Last Saturday, April 7th, I took to Twitter to complain to NLL TV that there was an issue with the sound coming through the Colorado Mammoth/Saskatchewan Rush game. It seemed that every time a new song started, the volume would get loud, then fade out when the camera changed direction. After some tweets back and forth with other fans experiencing the same problem, and Graeme Perrow pointing out that the volume was being pumped when the Rush had the ball, not just when the camera moved, for me to realize that the Rush were playing more than just lacrosse.
This is called gamesmanship, folks, and if you haven’t heard the term, you’ve probably at least seen it in action. Gamesmanship is quite different from a more familiar term: sportsmanship.
Good sportsmanship, of course, is when you treat your teammates, opponents, fans and officials with respect. It’s not only respecting the people playing the game, but the game itself.
Gamesmanship is the polar opposite of that. A detailed explanation can be found here, but in short: gamesmanship is the use of dubious methods to give you or your team an advantage during competition. It’s the use of psychological tricks to interfere with your opponent. If you’re engaging in gamesmanship, you just might be a bad sport.
I think I first learned the difference during a sports management class at Durham College, and I’ve seen many examples in hockey and lacrosse before. But the first time I ran into using music as an advantage was in New Westminster in the 2017 Mann Cup when the Salmonbellies played live organ music whenever they were on offense. Nothing the crowd could recognize as a song, just loud, long notes intended to distract and disadvantage the defence.
To my knowledge, Canadian Lacrosse Association rules don’t allow for music to be played during gameplay. There’s nothing in the Rule & Situation Handbook about that, and if there’s another set of rules governing the off-floor/business side of the game, I don’t know about it. The NLL allows and encourages music to be played during the game, but there’s nothing in the rulebook regarding volume.
So what’s the problem with pumping the volume? It creates an unfair playing field. With the music pumped, the defensive team can’t talk to each other on the floor. With fluid game situations, watching video to research opponents’ tendencies doesn’t negate the need for clear communication between goaltender and defensemen.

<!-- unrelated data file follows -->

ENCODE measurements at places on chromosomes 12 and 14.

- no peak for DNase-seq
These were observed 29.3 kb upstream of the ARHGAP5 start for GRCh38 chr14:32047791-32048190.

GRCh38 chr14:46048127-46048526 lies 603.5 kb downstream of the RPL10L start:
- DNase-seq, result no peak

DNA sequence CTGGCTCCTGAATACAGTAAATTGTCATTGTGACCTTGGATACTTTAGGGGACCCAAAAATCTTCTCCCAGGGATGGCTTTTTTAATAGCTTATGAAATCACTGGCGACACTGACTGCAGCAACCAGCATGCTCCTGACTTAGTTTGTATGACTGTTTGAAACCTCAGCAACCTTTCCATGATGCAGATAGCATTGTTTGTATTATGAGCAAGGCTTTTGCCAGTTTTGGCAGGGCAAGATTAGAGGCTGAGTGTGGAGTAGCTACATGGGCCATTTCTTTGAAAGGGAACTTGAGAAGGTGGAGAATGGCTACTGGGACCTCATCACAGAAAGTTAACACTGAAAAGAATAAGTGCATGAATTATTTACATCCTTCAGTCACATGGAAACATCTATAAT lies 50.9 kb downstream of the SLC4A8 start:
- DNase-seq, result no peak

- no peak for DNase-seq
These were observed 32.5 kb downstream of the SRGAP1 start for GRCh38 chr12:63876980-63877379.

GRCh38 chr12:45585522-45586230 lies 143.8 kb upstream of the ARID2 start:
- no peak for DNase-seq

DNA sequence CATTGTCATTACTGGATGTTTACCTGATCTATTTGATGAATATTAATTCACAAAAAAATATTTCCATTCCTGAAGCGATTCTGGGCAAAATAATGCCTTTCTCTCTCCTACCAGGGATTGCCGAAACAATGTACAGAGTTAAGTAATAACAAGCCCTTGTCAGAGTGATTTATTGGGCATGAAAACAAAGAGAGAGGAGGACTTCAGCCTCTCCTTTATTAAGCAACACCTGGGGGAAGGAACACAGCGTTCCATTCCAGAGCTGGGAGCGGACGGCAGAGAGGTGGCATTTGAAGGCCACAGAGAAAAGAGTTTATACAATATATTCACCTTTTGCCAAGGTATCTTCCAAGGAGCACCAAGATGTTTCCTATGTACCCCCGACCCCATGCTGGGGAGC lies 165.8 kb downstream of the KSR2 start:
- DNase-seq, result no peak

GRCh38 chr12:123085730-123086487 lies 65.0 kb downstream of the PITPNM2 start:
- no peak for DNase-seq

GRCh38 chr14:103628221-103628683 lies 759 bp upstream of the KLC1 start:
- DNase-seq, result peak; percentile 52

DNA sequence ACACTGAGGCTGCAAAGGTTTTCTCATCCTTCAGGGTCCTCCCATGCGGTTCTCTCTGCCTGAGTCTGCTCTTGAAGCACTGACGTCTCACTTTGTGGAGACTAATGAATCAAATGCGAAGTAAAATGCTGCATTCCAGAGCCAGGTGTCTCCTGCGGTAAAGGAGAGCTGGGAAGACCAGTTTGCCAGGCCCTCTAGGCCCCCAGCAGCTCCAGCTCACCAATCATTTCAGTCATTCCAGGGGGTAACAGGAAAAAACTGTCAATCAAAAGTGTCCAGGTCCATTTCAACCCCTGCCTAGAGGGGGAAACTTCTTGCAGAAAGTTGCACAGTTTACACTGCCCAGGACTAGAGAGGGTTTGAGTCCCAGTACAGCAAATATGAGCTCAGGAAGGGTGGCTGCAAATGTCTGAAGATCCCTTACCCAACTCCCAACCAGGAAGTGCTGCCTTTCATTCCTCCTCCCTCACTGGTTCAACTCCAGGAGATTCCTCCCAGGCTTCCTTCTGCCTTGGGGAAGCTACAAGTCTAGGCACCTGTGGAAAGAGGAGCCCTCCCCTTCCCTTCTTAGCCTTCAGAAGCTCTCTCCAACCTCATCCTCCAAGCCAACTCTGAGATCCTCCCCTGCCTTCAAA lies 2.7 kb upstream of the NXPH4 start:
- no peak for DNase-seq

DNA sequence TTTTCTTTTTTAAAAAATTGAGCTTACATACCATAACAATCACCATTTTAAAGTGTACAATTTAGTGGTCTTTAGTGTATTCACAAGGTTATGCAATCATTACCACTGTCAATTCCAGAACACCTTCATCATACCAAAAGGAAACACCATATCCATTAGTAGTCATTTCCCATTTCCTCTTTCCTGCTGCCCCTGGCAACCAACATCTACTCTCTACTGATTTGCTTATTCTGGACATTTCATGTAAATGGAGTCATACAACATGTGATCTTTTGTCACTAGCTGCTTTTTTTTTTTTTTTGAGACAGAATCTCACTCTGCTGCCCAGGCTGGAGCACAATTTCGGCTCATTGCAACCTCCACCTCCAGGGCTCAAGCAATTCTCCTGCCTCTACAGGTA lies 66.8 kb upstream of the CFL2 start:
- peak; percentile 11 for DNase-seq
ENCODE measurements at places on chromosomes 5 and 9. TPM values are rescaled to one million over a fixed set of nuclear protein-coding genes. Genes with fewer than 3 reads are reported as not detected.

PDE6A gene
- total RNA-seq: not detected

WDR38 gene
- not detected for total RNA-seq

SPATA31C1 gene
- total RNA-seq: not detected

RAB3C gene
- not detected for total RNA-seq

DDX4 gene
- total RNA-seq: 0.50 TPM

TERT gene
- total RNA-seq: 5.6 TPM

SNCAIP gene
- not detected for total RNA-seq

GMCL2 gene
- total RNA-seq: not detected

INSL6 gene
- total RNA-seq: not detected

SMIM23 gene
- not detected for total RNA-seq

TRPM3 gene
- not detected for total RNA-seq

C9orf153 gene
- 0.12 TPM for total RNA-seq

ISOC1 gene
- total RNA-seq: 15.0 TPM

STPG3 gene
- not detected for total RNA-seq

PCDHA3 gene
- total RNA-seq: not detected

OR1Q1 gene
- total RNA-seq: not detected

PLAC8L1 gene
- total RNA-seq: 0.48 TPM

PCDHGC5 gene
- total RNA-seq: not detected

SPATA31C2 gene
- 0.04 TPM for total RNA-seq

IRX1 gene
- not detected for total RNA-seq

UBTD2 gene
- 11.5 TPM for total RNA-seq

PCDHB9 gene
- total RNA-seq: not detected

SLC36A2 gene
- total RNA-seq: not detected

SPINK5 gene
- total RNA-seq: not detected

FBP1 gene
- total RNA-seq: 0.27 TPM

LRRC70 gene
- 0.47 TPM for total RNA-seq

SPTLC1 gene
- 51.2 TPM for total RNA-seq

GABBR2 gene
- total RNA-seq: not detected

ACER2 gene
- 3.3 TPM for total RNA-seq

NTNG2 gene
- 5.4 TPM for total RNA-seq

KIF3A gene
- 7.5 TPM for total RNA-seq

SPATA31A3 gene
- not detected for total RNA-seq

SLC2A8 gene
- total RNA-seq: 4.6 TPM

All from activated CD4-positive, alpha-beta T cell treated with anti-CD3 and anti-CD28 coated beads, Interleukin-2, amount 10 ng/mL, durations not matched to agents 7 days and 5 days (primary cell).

It’s a calculated move. The home team knows to expect the music to go up so they won’t be taken by surprise. After all, the offense can’t talk to each other either over music that loud. Which means that it’s not just the whim of a part-time sound guy.
Here are some other examples of gamesmanship in lacrosse:
- Playing stereotypically “girly” music when the opposing team is warming up
- Encouraging fans to boo when the opposing team takes the floor
- Calling for a stick or equipment check on an opposing player at a critical moment in the game, or when that player is critical to his team’s success*
- Having an equipment manager tossed off the bench for an out-of-date certification*
- Faking an injury
- Intentionally giving your opponents a small locker room even if there’s a bigger one available
- Accusing your opponents of stealing your broadcast rights (gamesmanship isn’t always limited to on-floor play!)
I think the measuring stick should be whether the Creator would approve of it. Lacrosse may also be a business but first and foremost it was a gift, and it should be honoured with fair play. IroquoisNationals.org says that “Lacrosse should not be played for money, fame, or personal gain; you should be humble and of a good mind when you take your lacrosse stick in hand.” Creating an unfair playing field goes against everything the medicine game stands for.
Changing the music volume is not a common practice in the NLL as far as I know. Toronto doesn’t do it. Scott Loffler confirmed that Buffalo does not. Stephen Stamp from ILIndoor.com confirmed that Rochester does not. Fans from Colorado chimed in and said that their team doesn’t, either.
Don’t call it home-floor advantage. Being in your own barn with your own fans cheering for you is home-floor advantage. Pumping up the music to affect the flow of the game is gamesmanship.
To be fair to Saskatchewan, I’ve never heard them do this before. Maybe it’s a common practice, but it’s never come across the NLL TV broadcast like it did this that weekend. Hopefully it was just something they tried once because it was a close division game and they wanted their fans to be as engaged as possible. Hopefully they don’t do it again.
Gamesmanship can be fun. Some things can add to the experience for the fans and players. Booing when the opponent hits the floor is a tradition at the Air Canada Centre.
But here’s the bottom line: if the tactics affect the on-floor product, gamesmanship has gone too far. When you don’t let your players’ talent speak for itself, you’ve crossed a line. It says that you don’t trust that your players can win without some extra help. It says that you’re taking the spirit of the game for granted.
*There are actually rules regarding these tactics but the problem is inconsistent enforcement. Teams use them to their advantage when it’s convenient, not as general rules.
The league considers such an inconsistency in audio volume to be a competitive imbalance and implementation of this practice may result in discipline. 2/2.
— Brad Challoner (@bradchall) April 13, 2018